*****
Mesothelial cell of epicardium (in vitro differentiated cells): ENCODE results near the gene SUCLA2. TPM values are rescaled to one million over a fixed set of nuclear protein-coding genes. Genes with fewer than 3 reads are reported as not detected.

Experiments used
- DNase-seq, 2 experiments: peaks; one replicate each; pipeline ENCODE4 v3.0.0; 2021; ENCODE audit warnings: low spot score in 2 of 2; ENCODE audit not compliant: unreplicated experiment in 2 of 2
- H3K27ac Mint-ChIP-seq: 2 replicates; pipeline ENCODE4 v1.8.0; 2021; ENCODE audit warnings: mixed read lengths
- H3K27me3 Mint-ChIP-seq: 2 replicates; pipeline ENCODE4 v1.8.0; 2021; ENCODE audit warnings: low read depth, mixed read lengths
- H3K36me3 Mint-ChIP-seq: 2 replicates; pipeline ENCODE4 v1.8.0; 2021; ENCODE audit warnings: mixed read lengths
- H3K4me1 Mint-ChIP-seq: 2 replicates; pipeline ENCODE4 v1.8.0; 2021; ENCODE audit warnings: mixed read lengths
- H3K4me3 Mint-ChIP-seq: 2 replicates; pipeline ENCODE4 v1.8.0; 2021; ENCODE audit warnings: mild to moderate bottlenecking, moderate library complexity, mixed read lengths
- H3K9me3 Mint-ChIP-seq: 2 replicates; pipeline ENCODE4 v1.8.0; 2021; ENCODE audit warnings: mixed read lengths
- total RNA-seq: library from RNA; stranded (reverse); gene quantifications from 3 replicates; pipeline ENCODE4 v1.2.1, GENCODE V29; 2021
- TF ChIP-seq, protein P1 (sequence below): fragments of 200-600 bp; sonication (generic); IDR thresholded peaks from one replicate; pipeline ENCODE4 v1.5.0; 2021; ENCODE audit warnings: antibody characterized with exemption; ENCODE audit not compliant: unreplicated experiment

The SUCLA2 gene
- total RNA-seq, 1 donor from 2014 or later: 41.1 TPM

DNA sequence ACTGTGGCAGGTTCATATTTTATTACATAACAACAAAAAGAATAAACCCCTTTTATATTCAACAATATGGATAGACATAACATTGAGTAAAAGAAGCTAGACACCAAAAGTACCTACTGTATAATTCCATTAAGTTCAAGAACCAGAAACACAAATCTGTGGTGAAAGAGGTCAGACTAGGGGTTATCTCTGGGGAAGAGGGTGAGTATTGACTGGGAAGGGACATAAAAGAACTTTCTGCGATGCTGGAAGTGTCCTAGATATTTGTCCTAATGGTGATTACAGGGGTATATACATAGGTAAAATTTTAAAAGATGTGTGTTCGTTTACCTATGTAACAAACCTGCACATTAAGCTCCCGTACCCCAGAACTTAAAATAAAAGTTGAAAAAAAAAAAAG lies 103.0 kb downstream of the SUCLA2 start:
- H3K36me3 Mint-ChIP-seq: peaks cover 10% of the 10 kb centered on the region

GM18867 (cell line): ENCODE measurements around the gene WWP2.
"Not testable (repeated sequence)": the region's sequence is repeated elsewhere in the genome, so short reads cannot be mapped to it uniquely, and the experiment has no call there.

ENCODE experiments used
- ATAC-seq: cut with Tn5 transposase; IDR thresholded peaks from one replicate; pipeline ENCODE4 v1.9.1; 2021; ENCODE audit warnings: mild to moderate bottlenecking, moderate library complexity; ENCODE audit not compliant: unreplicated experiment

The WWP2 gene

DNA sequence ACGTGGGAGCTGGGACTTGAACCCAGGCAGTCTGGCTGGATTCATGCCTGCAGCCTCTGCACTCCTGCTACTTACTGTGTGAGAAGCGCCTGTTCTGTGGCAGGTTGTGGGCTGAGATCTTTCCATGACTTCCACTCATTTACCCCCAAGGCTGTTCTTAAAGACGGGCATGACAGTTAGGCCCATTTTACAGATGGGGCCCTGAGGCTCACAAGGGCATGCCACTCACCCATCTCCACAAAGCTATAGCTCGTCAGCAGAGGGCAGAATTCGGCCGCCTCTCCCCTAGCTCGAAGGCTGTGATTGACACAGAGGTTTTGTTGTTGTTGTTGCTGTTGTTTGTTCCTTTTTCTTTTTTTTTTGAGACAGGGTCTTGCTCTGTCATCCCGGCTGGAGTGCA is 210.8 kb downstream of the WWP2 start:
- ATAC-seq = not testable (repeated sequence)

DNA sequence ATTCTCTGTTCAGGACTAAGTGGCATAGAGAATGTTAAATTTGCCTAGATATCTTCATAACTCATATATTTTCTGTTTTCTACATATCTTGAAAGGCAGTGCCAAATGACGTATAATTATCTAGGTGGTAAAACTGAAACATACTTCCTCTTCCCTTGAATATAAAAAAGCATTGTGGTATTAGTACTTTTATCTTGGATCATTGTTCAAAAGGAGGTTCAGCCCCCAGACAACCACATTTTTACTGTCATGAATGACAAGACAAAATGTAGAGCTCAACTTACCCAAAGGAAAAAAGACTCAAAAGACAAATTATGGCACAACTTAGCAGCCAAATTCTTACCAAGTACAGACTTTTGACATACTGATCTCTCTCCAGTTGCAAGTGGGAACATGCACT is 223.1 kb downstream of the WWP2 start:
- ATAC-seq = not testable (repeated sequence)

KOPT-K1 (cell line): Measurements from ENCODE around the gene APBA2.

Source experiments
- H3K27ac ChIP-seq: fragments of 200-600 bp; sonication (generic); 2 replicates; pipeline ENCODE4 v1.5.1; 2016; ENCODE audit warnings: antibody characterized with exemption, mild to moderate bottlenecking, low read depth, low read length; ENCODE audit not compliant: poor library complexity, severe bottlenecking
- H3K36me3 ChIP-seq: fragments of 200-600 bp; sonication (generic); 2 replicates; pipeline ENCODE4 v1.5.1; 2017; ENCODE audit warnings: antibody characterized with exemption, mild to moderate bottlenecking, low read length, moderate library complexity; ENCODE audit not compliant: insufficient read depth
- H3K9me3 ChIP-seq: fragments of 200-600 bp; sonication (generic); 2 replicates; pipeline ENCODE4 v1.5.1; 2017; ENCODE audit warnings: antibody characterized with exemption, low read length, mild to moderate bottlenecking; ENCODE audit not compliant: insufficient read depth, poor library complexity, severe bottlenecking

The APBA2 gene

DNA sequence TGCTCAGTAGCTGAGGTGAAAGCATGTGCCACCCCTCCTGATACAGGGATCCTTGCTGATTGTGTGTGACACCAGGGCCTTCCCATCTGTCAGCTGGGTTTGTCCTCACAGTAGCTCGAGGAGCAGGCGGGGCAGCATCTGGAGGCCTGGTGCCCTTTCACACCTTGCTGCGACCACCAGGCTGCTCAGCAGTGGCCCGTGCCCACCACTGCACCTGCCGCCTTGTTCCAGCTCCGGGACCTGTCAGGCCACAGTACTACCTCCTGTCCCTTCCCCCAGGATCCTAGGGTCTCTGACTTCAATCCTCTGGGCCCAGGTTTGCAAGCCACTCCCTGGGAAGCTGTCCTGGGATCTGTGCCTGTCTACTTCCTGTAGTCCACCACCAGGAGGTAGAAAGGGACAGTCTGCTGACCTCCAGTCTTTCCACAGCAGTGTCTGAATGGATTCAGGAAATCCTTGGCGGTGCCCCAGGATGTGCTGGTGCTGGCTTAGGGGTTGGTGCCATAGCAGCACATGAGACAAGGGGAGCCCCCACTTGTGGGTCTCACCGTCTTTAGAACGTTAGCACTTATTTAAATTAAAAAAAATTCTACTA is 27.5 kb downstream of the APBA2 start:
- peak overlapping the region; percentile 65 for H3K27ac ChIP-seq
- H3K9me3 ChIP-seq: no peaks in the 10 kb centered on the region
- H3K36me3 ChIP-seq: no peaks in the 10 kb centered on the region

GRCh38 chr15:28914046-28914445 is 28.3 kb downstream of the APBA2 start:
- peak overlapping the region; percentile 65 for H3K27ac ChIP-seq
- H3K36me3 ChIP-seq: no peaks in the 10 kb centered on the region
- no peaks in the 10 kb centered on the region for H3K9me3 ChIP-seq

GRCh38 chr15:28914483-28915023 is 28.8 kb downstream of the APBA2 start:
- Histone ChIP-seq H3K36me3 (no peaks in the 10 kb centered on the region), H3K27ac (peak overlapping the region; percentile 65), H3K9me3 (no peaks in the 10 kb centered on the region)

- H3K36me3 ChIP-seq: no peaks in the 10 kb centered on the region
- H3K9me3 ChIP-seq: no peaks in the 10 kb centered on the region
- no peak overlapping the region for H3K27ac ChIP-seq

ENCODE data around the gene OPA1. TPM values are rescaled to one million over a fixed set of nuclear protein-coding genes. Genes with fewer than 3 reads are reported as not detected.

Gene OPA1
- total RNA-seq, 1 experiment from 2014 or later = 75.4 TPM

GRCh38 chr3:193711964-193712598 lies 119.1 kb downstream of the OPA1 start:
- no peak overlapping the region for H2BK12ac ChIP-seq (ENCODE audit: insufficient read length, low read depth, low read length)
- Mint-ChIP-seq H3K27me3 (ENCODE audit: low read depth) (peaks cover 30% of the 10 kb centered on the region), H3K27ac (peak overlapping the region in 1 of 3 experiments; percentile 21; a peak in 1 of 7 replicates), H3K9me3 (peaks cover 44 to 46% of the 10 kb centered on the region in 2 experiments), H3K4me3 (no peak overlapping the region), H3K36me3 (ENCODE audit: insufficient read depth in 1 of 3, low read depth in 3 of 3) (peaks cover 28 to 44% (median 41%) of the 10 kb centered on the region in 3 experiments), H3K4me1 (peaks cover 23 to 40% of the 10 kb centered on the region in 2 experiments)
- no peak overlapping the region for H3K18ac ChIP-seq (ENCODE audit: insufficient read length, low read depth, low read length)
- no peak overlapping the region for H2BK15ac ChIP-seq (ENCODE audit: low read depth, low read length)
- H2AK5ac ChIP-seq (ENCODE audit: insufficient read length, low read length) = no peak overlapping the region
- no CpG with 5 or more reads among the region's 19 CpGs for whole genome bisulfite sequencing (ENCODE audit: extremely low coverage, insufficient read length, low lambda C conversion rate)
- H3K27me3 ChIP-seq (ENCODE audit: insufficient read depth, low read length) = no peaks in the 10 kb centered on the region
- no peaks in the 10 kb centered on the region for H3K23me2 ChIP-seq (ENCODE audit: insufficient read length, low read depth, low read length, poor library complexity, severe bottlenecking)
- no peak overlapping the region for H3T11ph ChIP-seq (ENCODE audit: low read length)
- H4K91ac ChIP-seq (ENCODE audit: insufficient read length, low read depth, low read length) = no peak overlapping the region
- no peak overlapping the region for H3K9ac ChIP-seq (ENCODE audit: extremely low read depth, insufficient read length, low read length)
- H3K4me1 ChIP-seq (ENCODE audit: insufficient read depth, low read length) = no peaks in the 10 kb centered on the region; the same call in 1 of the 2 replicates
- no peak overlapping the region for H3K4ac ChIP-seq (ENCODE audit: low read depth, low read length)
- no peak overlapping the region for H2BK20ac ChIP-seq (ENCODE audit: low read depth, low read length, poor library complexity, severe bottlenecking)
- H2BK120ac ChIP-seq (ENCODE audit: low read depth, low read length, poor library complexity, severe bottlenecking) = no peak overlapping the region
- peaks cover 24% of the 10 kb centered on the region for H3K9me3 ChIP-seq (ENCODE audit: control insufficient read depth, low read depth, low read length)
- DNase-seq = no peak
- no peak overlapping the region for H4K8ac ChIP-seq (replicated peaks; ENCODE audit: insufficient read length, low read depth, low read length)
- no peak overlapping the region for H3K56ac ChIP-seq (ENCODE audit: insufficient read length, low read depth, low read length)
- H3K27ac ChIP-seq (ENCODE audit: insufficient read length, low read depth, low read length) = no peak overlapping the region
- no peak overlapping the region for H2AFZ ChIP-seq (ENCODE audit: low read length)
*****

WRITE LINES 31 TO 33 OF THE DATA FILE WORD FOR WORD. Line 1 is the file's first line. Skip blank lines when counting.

DNA sequence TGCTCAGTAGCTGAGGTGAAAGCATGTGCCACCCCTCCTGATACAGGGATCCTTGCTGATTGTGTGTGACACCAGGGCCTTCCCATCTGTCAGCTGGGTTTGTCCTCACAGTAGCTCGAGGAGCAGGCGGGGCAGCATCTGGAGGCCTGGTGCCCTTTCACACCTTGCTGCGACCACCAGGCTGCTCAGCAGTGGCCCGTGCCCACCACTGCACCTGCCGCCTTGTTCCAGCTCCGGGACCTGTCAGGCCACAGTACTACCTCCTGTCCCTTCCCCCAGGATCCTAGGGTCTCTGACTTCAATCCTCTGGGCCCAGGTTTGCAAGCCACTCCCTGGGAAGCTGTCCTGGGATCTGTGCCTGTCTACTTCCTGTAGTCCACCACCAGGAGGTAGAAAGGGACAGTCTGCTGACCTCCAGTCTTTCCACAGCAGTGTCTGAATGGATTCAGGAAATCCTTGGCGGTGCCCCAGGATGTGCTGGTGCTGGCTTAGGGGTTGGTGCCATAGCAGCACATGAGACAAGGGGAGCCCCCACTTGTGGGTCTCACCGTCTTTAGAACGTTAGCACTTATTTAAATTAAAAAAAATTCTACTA is 27.5 kb downstream of the APBA2 start:
- peak overlapping the region; percentile 65 for H3K27ac ChIP-seq
- H3K9me3 ChIP-seq: no peaks in the 10 kb centered on the region